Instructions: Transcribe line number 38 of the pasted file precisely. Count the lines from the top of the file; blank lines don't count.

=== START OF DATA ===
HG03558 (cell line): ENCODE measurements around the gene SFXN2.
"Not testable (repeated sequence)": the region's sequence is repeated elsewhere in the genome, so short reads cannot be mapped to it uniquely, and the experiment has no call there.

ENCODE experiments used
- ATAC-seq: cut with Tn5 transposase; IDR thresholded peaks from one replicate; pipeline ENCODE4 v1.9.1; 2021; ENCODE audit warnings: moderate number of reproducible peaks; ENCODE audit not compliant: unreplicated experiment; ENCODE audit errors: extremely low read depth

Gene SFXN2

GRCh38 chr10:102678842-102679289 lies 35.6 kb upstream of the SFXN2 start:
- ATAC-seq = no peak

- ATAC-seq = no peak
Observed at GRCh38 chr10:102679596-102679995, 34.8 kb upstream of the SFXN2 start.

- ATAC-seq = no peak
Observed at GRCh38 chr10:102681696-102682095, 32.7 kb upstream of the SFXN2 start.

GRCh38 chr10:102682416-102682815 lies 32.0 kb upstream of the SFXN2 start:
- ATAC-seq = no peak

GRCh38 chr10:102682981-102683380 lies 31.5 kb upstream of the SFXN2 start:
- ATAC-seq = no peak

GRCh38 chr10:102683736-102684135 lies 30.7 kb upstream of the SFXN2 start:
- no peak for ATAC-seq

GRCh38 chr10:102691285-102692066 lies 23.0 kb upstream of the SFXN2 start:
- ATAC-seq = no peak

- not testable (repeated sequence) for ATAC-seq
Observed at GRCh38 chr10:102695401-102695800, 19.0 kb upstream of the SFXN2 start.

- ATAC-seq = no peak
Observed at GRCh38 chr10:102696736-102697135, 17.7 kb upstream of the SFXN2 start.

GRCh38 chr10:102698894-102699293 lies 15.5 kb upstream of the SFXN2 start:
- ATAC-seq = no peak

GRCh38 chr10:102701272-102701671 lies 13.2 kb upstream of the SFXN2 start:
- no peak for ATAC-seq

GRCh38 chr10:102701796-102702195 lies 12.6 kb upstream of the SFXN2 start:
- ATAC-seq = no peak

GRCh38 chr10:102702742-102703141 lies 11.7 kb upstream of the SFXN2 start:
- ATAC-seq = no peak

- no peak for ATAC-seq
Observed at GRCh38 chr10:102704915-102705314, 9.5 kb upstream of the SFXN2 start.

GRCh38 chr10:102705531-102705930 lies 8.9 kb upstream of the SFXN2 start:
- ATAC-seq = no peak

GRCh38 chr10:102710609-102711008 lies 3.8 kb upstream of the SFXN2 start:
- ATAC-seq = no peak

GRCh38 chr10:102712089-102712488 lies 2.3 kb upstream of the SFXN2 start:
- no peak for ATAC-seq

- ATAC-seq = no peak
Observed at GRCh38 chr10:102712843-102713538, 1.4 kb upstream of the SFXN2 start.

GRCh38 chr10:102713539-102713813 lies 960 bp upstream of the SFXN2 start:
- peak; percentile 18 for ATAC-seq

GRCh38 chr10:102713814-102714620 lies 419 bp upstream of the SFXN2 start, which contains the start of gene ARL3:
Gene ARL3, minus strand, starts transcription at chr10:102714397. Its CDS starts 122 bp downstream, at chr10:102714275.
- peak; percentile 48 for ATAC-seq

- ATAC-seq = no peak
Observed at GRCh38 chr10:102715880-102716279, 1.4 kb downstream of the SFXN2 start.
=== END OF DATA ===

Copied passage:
GRCh38 chr10:102712089-102712488 lies 2.3 kb upstream of the SFXN2 start: